The Freer Gallery of Art (Smithsonian)

Beginning in 2016, the Freer Gallery of Art will close to the public for a major renovation. The Smithsonian Institution’s first fine-art museum will shut its doors to the public on Jan. 4, 2016, with the aim of reopening by the summer of 2017.

Changes planned for the Freer are all technical in scope, focused on improving the climate-control system throughout the museum. In addition to adjusting ventilation and humidity controls, officials aim to refurbish the art galleries, upgrade storage and conservation facilities, and restore the Meyer Auditorium. “We’re preserving and enhancing the original state rather than doing elaborate architectural expansions,” said a spokesperson in an email.

The adjacent Arthur M. Sackler Gallery of Art will remain open for the duration, though storage areas common to both museums will be closed. Officials at the Freer have not undertaken such a renovation since 1993, the culmination of a four-and-a-half year effort that added underground gallery space and linked the Freer to the Sackler. The two Asian art museums do not share the same collection, but one director and staff serves both institutions.

There is no figure available for the cost of the renovation, which will be paid for through a combination of federal and endowment funds and donations.

The Freer is home to some 26,000 objects and artworks, none of which may travel outside the museum, owing to the original bequest of museum founder Charles Lang Freer. The Detroit railroad magnate gave his collection of Asian artworks and artifacts to the Smithsonian in 1906. Upon Freer’s death in 1919, Freer’s greatest treasure—the Peacock Room by the painter James McNeill Whistler—was installed in the museum on the National Mall.

Shiva Nataraja, a Chola dynasty bronze from Tamil, India, ca. 990 AD.

Works from the Freer collection will remain available to the public virtually through Open F|S, the new and expansive online vault for the Freer and Sackler Galleries. Opened earlier this year, the digital initiative is the first completed by any Smithsonian museum.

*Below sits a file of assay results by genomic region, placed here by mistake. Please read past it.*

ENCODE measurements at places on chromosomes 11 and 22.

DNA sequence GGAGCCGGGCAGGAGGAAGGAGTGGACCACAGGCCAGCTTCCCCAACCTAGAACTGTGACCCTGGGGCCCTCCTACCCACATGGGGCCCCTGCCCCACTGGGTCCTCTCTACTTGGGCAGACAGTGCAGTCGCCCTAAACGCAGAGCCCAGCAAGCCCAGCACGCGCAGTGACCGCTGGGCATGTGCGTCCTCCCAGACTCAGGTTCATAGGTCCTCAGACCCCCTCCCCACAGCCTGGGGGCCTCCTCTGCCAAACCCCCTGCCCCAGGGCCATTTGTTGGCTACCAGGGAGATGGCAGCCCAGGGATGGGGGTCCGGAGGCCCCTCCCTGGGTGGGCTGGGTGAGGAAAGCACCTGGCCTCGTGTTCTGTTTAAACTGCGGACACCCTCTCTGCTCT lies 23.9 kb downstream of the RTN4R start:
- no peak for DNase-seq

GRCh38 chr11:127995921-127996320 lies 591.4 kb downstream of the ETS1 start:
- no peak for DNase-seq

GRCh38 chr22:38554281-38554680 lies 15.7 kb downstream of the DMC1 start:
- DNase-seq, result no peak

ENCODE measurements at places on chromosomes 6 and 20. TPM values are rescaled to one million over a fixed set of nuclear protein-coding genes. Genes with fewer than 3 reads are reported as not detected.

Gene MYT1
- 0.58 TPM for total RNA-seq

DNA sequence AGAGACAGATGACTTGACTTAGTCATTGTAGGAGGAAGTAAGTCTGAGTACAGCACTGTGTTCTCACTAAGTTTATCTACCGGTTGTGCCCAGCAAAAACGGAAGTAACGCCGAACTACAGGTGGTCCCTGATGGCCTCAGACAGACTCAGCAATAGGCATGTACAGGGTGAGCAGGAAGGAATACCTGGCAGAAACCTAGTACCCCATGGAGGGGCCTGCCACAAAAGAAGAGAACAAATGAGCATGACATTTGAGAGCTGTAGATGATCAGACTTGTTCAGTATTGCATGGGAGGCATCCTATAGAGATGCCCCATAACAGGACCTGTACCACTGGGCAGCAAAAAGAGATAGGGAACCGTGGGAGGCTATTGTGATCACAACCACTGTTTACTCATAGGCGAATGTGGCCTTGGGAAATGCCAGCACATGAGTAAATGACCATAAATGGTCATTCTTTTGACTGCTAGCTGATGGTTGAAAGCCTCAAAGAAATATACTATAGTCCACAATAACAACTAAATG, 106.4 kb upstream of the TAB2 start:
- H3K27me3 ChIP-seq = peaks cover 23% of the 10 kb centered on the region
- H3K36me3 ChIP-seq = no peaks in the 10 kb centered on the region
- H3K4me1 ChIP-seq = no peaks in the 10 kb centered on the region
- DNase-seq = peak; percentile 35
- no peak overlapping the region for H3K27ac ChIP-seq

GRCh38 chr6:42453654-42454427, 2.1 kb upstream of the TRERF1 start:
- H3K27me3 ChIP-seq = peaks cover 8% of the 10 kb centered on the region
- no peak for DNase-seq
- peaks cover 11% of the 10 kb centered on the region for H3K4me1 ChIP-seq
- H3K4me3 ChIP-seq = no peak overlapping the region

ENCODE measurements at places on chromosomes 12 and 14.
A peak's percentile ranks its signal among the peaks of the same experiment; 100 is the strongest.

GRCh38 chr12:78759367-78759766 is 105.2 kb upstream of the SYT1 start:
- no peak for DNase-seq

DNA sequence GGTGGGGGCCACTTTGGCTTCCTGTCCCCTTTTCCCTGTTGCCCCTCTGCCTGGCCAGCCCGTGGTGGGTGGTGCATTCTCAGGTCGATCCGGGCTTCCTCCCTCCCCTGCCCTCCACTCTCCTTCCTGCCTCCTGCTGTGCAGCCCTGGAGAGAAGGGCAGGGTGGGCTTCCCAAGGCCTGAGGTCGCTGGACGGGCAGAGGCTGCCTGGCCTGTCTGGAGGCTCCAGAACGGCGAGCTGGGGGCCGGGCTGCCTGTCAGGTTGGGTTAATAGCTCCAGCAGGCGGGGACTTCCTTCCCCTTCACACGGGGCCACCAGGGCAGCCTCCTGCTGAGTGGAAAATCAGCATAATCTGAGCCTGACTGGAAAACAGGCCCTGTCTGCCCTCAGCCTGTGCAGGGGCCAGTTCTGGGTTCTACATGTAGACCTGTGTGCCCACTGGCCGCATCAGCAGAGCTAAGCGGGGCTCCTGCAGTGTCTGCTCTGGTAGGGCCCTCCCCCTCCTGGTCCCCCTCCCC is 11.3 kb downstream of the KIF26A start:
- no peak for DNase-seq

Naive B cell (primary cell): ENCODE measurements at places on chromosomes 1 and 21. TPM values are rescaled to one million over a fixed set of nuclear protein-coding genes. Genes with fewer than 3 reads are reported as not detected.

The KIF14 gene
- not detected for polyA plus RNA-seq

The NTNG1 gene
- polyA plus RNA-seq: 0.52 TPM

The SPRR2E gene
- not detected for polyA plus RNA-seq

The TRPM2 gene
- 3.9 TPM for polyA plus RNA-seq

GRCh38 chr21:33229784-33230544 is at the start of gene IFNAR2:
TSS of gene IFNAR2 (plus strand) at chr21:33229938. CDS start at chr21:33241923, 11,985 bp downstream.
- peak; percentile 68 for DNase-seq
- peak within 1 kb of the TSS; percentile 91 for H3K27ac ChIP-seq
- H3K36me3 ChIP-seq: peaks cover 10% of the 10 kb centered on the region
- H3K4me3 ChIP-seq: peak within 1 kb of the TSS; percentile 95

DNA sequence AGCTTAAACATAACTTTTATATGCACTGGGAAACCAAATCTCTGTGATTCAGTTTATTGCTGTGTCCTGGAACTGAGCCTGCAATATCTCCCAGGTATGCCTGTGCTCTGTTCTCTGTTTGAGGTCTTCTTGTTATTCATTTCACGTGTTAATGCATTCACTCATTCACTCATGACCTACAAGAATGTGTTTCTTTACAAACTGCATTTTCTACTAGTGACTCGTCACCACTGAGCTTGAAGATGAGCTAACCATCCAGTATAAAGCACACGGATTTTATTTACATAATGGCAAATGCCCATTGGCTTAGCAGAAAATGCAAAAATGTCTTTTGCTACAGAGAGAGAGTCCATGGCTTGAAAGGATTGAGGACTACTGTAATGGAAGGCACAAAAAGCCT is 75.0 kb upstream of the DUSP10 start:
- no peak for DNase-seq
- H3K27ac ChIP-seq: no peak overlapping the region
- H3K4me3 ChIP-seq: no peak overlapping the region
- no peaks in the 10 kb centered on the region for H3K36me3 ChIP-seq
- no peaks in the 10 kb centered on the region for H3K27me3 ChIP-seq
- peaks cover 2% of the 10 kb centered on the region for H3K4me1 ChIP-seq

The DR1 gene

While the Freer is the Smithsonian’s oldest fine-art museum, its collection of Asian ceramics, metals, sculpture, paintings, and manuscripts continues to grow. One of its latest acquisitions is a simple 13th- or 14th-century tea jar that came to be so revered in Japanese culture that it received a name, Chigusa.

In addition to fine-art objects from South Asia, China, Egypt, and other regions in the Near and Far East, the Freer collection also includes works by 19th-century and turn-of-the-century American painters like Thomas Wilmer Dewing, Childe Hassam, Augustus Saint-Gaudens, Winslow Homer, and John Singer Sargent.

In May, the Sackler will mount “Filthy Lucre,” an installation by painter Darren Waterston that reimagines the decadent Peacock Room in a state of decay. The installation will form the centerpiece of “Peacock Room REMIX,” an exhibition tapping into the personalities and ambitions behind the original Whistler commission.

For film fans, the Freer renovation might be cause for concern: The museum hosts the best regular screenings of Asian films in all of Washington, D.C., including film festivals celebrating directors from Hong Kong, Iran, and many other nations. According to the museum, though, the film screenings, concerts, and other public programs that would normally take place in the Freer will find room in other Smithsonian venues.